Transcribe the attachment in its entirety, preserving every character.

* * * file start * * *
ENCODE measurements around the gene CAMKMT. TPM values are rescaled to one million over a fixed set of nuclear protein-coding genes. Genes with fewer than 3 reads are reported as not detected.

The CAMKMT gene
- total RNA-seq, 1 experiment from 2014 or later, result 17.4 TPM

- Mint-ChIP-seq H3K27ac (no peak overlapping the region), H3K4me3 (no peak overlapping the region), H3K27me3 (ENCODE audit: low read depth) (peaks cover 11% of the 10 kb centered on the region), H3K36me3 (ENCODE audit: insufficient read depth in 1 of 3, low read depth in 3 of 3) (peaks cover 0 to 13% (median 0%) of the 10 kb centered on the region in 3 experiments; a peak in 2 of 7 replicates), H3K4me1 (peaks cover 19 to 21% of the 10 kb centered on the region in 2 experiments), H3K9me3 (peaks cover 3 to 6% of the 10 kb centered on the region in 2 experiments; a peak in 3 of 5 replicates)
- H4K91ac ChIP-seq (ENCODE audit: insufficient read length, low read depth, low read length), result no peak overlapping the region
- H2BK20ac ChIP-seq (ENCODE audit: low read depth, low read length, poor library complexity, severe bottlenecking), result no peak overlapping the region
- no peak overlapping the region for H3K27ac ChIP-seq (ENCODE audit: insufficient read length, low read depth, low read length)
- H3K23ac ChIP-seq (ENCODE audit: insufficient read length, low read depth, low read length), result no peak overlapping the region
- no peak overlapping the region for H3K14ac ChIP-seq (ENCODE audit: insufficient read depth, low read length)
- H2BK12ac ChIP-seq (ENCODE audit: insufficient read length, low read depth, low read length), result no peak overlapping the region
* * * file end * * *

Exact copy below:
ENCODE measurements around the gene CAMKMT. TPM values are rescaled to one million over a fixed set of nuclear protein-coding genes. Genes with fewer than 3 reads are reported as not detected.

The CAMKMT gene
- total RNA-seq, 1 experiment from 2014 or later, result 17.4 TPM

- Mint-ChIP-seq H3K27ac (no peak overlapping the region), H3K4me3 (no peak overlapping the region), H3K27me3 (ENCODE audit: low read depth) (peaks cover 11% of the 10 kb centered on the region), H3K36me3 (ENCODE audit: insufficient read depth in 1 of 3, low read depth in 3 of 3) (peaks cover 0 to 13% (median 0%) of the 10 kb centered on the region in 3 experiments; a peak in 2 of 7 replicates), H3K4me1 (peaks cover 19 to 21% of the 10 kb centered on the region in 2 experiments), H3K9me3 (peaks cover 3 to 6% of the 10 kb centered on the region in 2 experiments; a peak in 3 of 5 replicates)
- H4K91ac ChIP-seq (ENCODE audit: insufficient read length, low read depth, low read length), result no peak overlapping the region
- H2BK20ac ChIP-seq (ENCODE audit: low read depth, low read length, poor library complexity, severe bottlenecking), result no peak overlapping the region
- no peak overlapping the region for H3K27ac ChIP-seq (ENCODE audit: insufficient read length, low read depth, low read length)
- H3K23ac ChIP-seq (ENCODE audit: insufficient read length, low read depth, low read length), result no peak overlapping the region
- no peak overlapping the region for H3K14ac ChIP-seq (ENCODE audit: insufficient read depth, low read length)
- H2BK12ac ChIP-seq (ENCODE audit: insufficient read length, low read depth, low read length), result no peak overlapping the region